5. The imbalance between the data controller and a data subject

Whenever an imbalance occurs between the data controller and the data subject, the GDPR strictly advises utilizing DPIA for the processing of data in such cases to minimize chances for a dispute. This type of issue arises when an individual refuses to provide his/her personal information or does not show his/her consent to the processing of their data. Most commonly, it directly applies to the vulnerable portions of society, such as people who are not aware of how their data will be processed and the importance of limiting access to their personal information. For example, employees working at a particular organization may feel reluctant to provide their data to any other organization or entity. Similarly, the rule of consent cannot be applied to children, as they are too young to know anything about the processing of their data.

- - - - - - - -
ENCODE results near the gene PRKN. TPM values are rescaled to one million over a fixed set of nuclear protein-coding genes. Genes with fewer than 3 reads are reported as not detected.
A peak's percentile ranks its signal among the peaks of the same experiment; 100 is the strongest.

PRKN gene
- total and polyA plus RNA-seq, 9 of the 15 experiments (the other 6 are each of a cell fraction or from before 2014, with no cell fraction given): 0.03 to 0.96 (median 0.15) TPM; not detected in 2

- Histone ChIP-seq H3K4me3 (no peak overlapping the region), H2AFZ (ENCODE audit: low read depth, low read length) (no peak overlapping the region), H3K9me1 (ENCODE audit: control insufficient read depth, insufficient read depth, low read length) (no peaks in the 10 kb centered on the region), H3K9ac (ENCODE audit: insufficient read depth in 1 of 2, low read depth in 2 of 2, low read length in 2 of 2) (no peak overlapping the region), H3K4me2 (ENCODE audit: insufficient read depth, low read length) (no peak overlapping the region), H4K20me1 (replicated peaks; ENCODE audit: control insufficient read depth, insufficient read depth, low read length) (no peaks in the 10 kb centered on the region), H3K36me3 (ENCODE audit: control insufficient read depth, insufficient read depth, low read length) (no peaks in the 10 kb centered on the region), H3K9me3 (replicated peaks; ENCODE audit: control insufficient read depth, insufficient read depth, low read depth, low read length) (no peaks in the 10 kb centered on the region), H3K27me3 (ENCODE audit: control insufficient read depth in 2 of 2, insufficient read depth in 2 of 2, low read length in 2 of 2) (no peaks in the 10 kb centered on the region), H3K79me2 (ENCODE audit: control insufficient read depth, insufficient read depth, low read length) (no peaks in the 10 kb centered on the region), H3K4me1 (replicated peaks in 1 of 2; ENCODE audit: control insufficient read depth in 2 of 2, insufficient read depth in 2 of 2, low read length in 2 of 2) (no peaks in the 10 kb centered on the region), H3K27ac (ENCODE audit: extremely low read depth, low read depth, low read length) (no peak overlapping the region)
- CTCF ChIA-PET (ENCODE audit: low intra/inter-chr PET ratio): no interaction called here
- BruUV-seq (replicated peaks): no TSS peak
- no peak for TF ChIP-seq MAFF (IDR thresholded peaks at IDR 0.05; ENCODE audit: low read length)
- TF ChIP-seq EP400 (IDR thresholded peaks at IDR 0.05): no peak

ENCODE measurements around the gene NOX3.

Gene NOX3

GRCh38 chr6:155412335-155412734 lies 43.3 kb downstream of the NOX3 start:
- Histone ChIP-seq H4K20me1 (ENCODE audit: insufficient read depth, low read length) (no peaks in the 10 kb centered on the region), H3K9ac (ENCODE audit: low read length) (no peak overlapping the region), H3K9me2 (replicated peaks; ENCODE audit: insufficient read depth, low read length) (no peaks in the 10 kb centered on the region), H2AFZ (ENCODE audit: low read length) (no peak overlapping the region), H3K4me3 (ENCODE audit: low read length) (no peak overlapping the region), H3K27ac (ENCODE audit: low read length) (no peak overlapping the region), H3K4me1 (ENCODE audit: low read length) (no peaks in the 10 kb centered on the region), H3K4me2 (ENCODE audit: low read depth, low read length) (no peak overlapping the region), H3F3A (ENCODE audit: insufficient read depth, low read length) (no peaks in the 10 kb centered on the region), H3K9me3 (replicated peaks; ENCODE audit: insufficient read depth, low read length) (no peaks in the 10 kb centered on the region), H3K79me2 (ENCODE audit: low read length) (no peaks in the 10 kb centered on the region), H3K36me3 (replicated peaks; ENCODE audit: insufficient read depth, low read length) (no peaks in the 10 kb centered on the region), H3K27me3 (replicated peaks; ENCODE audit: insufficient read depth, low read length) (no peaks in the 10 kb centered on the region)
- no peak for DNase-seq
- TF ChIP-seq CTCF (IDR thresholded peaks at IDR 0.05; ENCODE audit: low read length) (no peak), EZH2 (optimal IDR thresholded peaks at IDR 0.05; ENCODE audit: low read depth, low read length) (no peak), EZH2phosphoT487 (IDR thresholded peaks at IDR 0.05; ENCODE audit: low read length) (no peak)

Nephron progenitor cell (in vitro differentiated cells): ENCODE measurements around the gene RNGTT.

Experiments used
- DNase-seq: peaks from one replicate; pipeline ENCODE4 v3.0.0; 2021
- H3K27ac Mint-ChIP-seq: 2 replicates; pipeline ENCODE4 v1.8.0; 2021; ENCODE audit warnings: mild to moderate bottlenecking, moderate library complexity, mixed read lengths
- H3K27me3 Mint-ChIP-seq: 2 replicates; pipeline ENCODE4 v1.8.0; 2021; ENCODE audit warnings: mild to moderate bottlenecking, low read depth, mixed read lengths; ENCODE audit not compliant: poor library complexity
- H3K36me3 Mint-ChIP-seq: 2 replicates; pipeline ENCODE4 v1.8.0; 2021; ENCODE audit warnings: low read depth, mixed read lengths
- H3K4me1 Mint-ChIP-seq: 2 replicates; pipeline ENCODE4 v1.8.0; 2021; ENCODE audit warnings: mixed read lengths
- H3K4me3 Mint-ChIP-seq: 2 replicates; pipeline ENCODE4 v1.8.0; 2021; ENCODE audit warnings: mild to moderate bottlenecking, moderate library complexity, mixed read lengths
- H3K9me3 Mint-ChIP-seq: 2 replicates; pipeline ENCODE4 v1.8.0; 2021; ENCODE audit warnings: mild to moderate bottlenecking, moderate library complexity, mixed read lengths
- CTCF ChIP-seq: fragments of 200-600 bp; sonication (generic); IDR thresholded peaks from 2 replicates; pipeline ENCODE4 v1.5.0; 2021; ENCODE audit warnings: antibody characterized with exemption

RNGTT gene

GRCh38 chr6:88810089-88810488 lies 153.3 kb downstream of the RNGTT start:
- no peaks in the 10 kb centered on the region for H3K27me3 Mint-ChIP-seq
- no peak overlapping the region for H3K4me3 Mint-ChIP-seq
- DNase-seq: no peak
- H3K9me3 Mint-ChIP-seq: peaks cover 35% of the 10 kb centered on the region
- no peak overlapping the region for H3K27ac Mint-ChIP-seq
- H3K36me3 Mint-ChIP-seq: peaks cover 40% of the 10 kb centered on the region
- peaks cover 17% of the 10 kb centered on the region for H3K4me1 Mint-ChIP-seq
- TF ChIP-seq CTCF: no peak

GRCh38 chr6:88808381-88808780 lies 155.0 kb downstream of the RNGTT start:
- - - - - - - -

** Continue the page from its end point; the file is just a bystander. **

6. Data whose exposure has social consequences

Integration techniques and technology utilization are so prevalent that sometimes individuals feel forced to willingly hand over their personal information. This can involve innovative technology like face recognition and fingerprints instead of traditional passwords that are often used to secure a device. In articles 91 and 89 of the GDPR, personal data collection and usage can be combined with the latest technology. However, many people worry about the social consequences that they may face if their personal data is exposed. It is not a secret that the exposure of personal information can cause trouble for an individual’s privacy and could significantly impac their daily lives. This type of data processing requires DPIA.

In all the above-mentioned cases, DPIA is necessary. However, if the collected data is at a lower risk of information exposure, the data may not need to be subject to DPIA. Thus, evaluate your data procedures carefully to establish the GDPR compliance succsefully and keep your company's prestige intact!